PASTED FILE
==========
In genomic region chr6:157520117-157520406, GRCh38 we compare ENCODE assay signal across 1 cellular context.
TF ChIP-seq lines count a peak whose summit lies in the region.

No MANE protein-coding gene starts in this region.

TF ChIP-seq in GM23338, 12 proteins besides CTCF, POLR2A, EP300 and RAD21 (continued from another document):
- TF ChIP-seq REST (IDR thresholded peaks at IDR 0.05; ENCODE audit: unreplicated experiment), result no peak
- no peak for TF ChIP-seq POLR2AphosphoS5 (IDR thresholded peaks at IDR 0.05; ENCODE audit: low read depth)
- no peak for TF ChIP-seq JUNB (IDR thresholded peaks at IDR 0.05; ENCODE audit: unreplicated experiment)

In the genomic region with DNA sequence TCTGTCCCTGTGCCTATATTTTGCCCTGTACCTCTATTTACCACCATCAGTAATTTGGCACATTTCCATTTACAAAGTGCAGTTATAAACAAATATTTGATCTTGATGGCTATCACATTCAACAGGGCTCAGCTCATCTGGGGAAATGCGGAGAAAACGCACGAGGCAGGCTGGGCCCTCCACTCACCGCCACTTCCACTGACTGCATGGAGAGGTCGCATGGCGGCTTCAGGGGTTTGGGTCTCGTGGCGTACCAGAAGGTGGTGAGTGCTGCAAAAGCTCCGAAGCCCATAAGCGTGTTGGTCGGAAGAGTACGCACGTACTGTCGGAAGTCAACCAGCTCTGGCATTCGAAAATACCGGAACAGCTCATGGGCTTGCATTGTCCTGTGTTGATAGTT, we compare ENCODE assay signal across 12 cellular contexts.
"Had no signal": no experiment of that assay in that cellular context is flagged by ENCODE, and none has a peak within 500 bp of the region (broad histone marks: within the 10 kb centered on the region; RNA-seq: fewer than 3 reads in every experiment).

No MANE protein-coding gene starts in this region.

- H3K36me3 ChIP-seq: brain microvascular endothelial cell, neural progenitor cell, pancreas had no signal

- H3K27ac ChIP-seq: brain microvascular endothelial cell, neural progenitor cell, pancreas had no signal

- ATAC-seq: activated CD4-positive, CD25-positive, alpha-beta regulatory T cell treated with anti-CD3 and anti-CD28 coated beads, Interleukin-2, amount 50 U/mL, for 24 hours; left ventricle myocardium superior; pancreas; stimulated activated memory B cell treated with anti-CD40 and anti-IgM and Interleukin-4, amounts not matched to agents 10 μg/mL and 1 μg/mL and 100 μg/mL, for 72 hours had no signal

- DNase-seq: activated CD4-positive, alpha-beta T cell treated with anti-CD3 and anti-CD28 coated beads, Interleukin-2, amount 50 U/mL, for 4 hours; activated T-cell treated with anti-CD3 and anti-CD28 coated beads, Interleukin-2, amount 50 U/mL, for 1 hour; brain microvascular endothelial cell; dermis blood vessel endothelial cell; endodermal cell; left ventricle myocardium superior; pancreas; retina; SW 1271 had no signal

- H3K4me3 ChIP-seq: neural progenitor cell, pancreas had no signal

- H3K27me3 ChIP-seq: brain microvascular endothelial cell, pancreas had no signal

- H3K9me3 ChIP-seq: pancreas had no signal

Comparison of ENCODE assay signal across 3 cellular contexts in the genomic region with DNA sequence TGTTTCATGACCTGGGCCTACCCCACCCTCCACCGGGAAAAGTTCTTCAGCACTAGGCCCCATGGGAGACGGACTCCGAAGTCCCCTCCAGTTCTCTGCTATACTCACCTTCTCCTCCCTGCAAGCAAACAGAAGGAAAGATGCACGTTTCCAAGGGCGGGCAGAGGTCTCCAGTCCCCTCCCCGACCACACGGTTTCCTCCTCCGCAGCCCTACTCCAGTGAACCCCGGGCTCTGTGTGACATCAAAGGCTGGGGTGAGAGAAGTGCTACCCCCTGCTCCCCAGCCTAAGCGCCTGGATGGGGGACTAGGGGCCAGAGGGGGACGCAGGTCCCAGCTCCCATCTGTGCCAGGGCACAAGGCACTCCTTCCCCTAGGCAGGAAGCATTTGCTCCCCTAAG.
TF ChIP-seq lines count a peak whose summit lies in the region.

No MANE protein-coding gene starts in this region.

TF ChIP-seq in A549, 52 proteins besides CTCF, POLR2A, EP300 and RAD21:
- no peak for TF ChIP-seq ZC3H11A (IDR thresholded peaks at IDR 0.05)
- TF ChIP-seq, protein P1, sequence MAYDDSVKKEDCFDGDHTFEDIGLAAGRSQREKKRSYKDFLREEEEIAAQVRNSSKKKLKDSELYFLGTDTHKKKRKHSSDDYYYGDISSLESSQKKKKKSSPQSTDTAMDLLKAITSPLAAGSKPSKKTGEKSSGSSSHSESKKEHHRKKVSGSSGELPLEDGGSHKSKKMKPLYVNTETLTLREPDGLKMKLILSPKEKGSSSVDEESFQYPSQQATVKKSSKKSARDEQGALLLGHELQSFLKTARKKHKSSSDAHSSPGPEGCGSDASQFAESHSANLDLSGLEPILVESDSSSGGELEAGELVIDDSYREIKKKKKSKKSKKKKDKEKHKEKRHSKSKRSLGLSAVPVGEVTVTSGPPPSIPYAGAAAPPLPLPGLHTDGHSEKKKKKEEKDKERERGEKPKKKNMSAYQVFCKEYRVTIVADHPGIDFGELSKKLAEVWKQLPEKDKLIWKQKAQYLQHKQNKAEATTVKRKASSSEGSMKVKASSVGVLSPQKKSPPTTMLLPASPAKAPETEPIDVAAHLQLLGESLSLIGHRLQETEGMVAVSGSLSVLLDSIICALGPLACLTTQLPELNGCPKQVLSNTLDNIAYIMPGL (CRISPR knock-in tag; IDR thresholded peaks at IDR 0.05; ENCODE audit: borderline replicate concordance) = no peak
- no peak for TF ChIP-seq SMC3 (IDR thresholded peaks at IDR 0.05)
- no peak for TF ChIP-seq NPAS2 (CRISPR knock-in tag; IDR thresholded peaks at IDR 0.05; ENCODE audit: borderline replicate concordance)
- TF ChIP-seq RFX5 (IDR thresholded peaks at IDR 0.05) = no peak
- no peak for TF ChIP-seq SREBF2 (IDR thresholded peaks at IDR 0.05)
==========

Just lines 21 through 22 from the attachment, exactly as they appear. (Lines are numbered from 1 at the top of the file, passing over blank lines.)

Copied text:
TF ChIP-seq in A549, 52 proteins besides CTCF, POLR2A, EP300 and RAD21:
- no peak for TF ChIP-seq ZC3H11A (IDR thresholded peaks at IDR 0.05)